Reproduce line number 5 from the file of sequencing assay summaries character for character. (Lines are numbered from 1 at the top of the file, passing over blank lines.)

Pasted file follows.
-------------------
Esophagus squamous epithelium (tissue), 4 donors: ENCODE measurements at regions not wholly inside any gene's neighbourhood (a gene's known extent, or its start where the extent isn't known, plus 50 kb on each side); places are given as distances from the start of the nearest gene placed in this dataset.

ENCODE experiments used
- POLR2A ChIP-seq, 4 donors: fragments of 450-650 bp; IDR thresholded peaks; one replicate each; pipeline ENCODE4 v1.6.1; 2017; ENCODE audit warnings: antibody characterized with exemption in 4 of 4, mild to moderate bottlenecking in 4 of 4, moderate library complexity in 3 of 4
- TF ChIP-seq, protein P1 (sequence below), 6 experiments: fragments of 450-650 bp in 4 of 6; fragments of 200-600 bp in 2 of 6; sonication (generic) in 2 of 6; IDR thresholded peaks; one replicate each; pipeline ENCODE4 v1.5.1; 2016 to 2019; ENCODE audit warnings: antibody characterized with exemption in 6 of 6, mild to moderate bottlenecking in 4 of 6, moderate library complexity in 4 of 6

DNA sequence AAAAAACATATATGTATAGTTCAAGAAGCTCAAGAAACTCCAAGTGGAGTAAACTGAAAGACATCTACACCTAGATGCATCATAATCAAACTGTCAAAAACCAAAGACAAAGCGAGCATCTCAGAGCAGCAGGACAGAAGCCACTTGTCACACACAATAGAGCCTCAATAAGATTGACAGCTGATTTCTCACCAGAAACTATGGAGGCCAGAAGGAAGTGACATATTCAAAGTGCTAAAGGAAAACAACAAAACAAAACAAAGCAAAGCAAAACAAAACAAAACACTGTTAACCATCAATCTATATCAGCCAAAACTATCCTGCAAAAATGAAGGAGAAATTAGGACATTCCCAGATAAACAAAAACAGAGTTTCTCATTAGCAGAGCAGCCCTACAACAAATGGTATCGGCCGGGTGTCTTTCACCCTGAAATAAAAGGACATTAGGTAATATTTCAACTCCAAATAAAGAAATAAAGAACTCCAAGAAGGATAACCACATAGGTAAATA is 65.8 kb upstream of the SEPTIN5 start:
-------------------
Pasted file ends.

DNA sequence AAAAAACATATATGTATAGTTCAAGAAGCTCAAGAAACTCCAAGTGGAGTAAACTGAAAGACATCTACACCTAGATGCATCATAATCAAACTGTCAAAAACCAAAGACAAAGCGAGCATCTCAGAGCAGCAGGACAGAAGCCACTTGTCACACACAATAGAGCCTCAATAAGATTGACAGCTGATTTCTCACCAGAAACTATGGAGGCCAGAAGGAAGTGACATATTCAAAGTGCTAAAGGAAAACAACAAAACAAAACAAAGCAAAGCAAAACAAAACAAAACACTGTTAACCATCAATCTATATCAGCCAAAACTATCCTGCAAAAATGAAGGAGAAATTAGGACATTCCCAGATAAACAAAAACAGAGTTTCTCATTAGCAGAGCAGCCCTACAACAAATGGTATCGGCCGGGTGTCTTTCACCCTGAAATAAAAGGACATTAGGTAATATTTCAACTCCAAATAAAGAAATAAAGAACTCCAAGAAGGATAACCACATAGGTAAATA is 65.8 kb upstream of the SEPTIN5 start: